Intervening Rights : US PTO Litigation Alert™

HTC Claims Intervening Rights against Apple in ITC Case

Scott Daniels | October 25, 2011

HTC might be making a comeback in the ITC’s investigation of mobile communication devices  (337-TA-710).  In July Administrative Law Judge Charneski issued an Initial Determination (ID) against HTC, finding that its accused communication devices infringe two data manipulation patents owned by Apple.  That determination, if affirmed by the full Commission, would likely result in exclusion from entry into the United States of HTC’s infringing devices.

But in September the full Commission announced that it was reviewing Judge Charneski’s ID against HTC.  And, in a step that will interest reexamination practitioners, HTC asked the ITC for a determination that it does not infringe one of the Apple patents – U.S. Patent No. 5,946,647 – because HTC is entitled to “absolute intervening rights” created in a co-pending reexamination of Apple’s ‘647 patent. 

Last October HTC asked the PTO to reexamine the ‘647 patent in light of certain newly discovered prior art.  The PTO granted the reexamination request and later rejected certain of the ‘647 claims.  Apple replied to the rejection by distinguishing its claims over the prior art, but did not amend its claims.  Specifically, Apple argued that its claimed step of “linking at least one action [computer subroutine] to the detected structure” requires linking “directly to the detected structure” (emphasis added). This argument, according to HTC, contrasts with Apple’s infringement arguments at the ITC that the action (computer subroutine) merely be associated with the detected structure.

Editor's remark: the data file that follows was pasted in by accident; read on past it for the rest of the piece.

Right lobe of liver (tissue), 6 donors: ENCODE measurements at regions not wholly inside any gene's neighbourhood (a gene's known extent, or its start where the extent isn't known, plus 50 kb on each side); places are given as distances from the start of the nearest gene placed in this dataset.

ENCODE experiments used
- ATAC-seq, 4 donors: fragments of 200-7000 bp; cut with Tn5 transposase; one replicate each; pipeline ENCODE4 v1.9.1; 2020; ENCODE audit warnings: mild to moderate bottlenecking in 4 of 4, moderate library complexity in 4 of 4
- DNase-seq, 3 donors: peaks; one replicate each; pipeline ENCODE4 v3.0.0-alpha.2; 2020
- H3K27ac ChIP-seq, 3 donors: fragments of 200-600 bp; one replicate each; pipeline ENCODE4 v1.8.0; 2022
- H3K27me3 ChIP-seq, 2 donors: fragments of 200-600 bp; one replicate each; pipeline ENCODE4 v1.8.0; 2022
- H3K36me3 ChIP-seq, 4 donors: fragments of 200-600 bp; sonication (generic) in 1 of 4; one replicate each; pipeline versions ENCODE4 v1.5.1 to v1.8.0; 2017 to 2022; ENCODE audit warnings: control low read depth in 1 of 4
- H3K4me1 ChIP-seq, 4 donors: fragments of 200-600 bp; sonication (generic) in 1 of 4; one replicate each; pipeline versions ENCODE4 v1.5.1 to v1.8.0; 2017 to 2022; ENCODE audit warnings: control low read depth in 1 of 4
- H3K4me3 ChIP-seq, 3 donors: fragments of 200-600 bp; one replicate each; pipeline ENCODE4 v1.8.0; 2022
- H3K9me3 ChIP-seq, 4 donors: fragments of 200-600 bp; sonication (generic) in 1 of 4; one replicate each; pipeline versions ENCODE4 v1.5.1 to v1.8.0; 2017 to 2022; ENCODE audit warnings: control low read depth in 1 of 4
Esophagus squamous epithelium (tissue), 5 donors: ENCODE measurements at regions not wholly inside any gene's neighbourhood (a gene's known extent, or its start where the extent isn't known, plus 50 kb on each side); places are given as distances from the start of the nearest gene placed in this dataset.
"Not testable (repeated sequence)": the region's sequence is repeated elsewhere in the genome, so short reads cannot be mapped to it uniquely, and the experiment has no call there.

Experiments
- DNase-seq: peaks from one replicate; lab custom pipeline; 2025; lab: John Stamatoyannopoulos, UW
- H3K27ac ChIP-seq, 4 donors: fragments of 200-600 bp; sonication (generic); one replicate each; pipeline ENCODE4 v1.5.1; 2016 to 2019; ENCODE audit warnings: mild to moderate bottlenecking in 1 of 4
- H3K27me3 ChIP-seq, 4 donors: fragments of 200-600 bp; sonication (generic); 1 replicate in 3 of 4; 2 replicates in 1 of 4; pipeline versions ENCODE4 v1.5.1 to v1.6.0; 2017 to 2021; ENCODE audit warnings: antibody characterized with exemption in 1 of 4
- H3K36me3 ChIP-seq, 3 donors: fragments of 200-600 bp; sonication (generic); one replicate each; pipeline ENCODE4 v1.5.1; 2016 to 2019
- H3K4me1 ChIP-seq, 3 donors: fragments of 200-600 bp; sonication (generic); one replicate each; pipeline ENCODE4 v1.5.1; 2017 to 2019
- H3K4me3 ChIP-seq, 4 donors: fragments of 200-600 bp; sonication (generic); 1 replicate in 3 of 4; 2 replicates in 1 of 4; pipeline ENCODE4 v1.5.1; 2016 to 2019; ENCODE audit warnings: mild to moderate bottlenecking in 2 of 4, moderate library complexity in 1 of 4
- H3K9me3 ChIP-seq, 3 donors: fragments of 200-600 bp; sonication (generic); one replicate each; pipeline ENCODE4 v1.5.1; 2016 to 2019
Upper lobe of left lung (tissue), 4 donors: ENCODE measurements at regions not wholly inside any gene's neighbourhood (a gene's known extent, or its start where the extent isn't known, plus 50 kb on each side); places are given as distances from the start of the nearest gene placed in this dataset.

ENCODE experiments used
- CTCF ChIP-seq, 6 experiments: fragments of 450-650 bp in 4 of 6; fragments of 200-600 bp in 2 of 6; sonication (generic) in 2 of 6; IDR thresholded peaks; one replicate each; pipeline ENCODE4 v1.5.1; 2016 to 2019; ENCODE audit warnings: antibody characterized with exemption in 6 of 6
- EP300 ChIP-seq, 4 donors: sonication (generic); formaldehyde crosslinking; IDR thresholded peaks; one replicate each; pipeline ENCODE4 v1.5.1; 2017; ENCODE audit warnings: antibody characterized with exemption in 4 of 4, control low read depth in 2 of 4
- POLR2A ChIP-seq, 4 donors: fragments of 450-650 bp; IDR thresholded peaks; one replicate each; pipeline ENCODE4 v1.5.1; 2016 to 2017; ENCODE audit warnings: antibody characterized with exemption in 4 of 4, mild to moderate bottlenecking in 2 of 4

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Reexamination Amendment Precludes Infringement Liability for Pre-Certificate Period for eBay and Microsoft

Scott Daniels | May 12, 2011

Earlier this week, Judge Claudia Wilken of the Northern District of California granted summary judgment in the DJ/infringement action, eBay, Microsoft v. PartsRiver, Kelora, holding that the patentee could not recover for any acts that occurred before the reexamination certificate issue date, November 2, 2010. 

The patent-in-suit, U.S. Patent No. 6,275,821, claims a method for sorting search results obtained with a computer.  The ‘821 patent successfully emerged from reexamination, but only after the claims had been initially rejected and then amended to overcome the rejection.  In their motion for summary judgment, eBay and Microsoft asserted that the reexamination amendment substantively changed the scope of all the ‘821 claims, precluding (under 35 U.S.C. § 252) any liability for acts before the certificate date.  The ‘821 patentee replied that if the original claims were properly construed, they would have the same scope as the claims amended in the reexamination. 

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